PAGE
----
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Local union urges lawmakers to change smoking laws



Last month, the Oregon division of the Service Employees International Union urged Oregon legislators to raise the minimum age for buying tobacco from 18 to 21.

California may raise the minimum age soon depending on Gov. Jerry Brown’s approval. Heather Conroy, executive director of SEIU Local 503, said that Oregon should follow California’s lead and change the law to better protect children in the state.

“California legislators overcame heavy-handed lobbying and threats from the tobacco industry, passing Tobacco 21 legislation because they recognized their duty to protect kids and save lives,” Conroy said.

Now banned on campus, tobacco use has been a concern for university health officials for years. In 2003, the Fred Hutchinson Cancer Research Center approached the University Health Center with the intention of increasing tobacco control on campus. By 2004, the EMU stopped selling cigarettes, and in 2009, all campus-area restaurants and bars became smoke-free. On Sept. 1, 2012, the University of Oregon became a tobacco-free campus.

UO Director of Health Promotion Paula Staight feels that the age change would help to lower the number of student smokers tremendously.

The director’s optimism is based on the fact that raising the minimum legal age to 21 would make it more difficult for 13- through 18-year-olds to get their hands on the substance.

“So you’re 14 or 15, how do you get access? If you’re in high school … you rub up against the 18- and 19-year-olds,” Staight said. “When you’re in high school, you’re not going to rub up as much against the 21-year-olds. So it will limit access.”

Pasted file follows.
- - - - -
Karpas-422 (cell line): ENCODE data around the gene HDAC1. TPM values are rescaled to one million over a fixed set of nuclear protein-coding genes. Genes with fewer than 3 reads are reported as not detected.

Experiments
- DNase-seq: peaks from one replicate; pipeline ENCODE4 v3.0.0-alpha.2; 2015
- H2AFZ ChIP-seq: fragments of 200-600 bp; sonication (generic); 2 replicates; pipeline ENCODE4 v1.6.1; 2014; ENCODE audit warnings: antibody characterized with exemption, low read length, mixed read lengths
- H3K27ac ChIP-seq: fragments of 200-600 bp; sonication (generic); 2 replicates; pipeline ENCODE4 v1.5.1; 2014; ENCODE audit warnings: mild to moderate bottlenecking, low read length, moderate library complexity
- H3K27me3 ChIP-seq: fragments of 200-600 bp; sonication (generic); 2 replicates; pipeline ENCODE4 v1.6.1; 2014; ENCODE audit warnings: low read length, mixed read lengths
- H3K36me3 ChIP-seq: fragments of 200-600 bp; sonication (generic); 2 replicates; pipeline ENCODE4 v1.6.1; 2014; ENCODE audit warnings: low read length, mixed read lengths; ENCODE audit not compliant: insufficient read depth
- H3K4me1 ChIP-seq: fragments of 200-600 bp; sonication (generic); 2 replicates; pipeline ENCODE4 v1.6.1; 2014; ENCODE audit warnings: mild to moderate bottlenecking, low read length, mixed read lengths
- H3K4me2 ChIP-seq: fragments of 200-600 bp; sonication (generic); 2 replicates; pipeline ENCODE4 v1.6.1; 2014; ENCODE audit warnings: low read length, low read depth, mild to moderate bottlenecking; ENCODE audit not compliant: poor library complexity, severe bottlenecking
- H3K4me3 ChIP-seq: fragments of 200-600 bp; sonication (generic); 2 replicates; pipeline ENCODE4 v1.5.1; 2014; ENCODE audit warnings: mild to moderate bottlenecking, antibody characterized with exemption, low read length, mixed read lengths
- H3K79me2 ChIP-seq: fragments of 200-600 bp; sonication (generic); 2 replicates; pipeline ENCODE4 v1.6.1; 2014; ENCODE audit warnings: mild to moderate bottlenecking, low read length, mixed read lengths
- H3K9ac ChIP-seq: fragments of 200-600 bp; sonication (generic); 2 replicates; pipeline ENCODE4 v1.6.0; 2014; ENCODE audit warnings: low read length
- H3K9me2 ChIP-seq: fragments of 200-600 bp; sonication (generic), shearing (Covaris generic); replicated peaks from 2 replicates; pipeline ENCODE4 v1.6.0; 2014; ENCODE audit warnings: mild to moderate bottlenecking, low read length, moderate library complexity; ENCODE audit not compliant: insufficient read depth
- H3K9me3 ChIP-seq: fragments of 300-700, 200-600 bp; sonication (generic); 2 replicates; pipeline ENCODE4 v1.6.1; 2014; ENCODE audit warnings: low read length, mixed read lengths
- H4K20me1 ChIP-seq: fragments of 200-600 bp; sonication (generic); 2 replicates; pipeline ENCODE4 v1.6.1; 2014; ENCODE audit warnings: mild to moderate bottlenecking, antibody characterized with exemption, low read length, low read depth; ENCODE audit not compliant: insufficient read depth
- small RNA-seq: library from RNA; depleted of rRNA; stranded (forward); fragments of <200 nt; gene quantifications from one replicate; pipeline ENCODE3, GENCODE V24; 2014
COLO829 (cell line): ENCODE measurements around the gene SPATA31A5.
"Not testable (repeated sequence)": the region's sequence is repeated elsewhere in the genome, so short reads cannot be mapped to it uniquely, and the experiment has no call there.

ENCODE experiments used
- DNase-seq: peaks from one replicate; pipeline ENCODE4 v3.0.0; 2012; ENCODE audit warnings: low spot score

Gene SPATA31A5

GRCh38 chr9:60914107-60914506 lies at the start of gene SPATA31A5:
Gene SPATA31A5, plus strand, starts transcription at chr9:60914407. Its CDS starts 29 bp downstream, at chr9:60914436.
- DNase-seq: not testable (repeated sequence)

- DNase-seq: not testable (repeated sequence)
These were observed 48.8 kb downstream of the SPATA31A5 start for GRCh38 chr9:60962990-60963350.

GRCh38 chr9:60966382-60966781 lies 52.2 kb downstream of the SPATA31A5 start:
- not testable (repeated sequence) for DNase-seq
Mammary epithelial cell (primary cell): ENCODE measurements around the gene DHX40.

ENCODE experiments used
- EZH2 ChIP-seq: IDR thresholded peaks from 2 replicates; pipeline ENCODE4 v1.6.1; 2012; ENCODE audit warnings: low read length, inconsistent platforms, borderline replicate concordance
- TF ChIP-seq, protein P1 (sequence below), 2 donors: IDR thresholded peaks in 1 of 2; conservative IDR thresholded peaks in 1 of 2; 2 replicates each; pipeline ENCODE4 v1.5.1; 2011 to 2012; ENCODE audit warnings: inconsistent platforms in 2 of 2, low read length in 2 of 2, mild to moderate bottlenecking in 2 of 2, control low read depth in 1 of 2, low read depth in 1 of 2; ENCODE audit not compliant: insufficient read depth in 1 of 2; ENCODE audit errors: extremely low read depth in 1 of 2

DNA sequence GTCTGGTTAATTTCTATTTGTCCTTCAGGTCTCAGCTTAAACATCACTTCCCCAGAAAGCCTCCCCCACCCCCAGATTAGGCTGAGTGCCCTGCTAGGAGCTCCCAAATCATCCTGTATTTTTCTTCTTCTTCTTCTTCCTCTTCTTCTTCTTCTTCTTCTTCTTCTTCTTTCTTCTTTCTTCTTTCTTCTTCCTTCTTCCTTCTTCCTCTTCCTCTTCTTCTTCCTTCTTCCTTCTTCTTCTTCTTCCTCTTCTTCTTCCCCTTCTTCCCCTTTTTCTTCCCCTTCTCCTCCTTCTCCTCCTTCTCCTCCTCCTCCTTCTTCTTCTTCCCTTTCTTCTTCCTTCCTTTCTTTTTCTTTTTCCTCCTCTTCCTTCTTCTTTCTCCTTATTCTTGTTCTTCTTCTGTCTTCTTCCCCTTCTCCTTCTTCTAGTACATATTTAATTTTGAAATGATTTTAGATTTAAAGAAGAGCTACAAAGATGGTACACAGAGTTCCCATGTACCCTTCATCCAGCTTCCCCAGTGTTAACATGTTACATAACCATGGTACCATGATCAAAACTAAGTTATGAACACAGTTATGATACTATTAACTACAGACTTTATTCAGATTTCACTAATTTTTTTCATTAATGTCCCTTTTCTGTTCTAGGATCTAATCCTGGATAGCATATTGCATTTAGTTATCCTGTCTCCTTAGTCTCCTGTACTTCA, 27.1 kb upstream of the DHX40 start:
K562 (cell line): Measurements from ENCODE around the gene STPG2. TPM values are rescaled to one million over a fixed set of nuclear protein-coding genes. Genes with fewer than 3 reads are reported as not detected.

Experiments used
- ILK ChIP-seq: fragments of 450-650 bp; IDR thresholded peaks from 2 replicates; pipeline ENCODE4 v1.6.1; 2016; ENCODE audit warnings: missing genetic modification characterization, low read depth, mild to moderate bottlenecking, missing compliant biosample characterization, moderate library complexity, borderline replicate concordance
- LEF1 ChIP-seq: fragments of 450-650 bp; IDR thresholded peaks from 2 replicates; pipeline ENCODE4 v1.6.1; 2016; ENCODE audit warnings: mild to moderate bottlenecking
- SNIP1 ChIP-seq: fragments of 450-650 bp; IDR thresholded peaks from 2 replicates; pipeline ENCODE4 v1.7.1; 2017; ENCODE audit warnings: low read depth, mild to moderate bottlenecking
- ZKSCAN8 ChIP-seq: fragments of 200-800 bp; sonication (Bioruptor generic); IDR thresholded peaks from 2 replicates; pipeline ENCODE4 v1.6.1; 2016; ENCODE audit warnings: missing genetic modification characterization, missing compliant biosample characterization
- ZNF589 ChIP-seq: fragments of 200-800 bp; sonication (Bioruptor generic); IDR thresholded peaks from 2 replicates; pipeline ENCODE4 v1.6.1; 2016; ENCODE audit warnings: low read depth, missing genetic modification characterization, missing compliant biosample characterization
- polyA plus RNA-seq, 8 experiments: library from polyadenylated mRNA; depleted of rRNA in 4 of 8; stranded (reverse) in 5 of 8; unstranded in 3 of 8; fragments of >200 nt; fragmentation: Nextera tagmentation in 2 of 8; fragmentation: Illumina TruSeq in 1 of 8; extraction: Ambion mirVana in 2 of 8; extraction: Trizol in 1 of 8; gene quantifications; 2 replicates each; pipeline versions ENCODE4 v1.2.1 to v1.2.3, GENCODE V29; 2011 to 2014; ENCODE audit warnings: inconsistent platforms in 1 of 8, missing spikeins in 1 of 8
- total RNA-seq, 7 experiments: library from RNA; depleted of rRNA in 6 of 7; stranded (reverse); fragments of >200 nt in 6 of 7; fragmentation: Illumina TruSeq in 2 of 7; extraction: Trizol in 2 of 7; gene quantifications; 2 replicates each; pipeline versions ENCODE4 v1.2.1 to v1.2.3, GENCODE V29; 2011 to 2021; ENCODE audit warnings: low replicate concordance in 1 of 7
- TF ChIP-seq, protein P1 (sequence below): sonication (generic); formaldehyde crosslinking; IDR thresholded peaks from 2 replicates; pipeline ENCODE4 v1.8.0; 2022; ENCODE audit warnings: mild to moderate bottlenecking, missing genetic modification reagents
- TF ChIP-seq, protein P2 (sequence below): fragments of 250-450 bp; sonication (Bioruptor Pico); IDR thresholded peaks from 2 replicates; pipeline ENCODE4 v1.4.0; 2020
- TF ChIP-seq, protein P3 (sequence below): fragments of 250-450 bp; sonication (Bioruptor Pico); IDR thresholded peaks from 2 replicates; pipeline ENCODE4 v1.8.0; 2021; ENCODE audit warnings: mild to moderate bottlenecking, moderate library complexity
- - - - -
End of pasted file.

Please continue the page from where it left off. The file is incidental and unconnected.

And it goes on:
Sonya Sobel, a 21-year-old employee at Jambo Smoke and Gift Shop in Eugene, believes that in order to save lives, the state must educate rather than regulate.

“The thing that I’m actually concerned about if [the age change] would happen, is that once somebody turns 21 they can legally drink, smoke weed and smoke cigarettes. I feel like that is a lot for one person if they have not already experimented with something that’s not good for them,” Sobel said. “I think [the solution is] trying to get information out there about the really serious effects of lung cancer and the fact that it is really addictive.”

Daniel Knower, a 21-year-old who has been smoking off and on since high school, attributes the habit to curiosity.

“I never sought it out that much until I turned 18. I was like, ‘Why not? I can. I’m of age,’” Knower said.

He believes that raising the age would provide young adults more time to make informed decisions, which would lower the incentive that accompanies tobacco use.

As for Oregon legislation, nothing has been put in motion yet; however, the anti-tobacco movement has been gaining momentum in the past decade.

According to tobacco21.org, 141 U.S. cities in 10 states as well as the entire state of Hawaii have raised the smoking age to 21 since 2005.


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Wes Franco

Wes Franco